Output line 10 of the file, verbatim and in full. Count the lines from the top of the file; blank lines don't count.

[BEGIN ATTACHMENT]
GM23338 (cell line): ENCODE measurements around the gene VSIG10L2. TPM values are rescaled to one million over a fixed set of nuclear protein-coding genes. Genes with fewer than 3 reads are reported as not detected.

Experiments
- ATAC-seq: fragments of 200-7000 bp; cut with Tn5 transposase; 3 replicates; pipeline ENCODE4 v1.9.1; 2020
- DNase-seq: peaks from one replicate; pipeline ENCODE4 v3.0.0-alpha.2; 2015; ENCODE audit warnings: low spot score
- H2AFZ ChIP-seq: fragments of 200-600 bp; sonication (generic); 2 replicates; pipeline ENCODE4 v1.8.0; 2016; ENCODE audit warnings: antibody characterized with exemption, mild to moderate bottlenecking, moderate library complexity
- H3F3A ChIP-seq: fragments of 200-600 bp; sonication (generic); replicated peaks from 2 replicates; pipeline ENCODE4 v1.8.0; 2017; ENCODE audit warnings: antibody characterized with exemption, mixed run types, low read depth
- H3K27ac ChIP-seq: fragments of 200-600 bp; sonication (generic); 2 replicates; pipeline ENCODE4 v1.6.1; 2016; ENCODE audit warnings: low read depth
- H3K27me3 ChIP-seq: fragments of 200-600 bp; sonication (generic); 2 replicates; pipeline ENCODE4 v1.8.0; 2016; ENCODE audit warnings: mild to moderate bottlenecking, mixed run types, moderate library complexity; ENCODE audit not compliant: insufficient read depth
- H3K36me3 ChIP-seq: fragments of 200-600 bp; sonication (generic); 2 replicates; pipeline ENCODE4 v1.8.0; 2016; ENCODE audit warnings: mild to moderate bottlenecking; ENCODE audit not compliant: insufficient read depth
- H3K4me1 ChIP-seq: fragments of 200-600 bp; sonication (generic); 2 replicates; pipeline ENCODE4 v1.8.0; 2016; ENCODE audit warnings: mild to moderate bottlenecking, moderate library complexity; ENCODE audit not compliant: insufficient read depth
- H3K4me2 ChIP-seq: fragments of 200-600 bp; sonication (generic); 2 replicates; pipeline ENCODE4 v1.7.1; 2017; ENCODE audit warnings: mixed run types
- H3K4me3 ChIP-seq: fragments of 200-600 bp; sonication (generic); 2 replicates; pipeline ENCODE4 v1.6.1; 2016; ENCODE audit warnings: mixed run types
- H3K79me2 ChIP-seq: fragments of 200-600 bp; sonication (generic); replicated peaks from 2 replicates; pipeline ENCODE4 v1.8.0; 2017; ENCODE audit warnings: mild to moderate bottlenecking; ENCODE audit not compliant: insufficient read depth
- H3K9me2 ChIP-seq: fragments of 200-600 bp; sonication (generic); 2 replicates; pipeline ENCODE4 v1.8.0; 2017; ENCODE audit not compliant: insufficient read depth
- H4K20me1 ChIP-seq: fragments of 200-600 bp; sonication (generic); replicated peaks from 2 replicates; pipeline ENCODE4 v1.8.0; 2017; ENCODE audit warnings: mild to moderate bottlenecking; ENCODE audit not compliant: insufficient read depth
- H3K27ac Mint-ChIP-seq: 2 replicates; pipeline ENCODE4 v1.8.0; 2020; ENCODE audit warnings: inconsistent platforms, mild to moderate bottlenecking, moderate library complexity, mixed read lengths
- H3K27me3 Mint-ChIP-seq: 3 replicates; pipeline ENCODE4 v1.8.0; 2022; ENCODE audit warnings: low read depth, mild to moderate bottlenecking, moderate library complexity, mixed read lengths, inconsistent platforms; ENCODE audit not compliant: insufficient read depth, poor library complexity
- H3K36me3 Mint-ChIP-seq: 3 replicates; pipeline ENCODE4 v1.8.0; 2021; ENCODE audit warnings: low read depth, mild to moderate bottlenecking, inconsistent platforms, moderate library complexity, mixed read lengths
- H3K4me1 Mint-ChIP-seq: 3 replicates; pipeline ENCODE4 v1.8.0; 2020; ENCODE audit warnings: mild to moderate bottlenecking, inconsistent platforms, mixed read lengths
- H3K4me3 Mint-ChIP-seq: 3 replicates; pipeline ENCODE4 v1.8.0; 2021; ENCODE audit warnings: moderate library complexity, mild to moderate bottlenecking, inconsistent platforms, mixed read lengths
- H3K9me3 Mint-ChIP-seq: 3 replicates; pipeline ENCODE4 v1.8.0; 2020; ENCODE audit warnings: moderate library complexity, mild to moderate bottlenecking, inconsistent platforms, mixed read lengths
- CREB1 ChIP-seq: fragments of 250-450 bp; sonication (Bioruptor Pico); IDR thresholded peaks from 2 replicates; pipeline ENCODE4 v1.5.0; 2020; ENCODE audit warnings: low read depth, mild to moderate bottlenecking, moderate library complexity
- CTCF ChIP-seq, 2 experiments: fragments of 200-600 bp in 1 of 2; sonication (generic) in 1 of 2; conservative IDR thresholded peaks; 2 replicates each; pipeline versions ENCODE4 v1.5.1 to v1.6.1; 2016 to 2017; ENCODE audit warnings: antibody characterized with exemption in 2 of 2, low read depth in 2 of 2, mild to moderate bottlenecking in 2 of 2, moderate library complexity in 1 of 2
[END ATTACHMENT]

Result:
- H3K4me1 ChIP-seq: fragments of 200-600 bp; sonication (generic); 2 replicates; pipeline ENCODE4 v1.8.0; 2016; ENCODE audit warnings: mild to moderate bottlenecking, moderate library complexity; ENCODE audit not compliant: insufficient read depth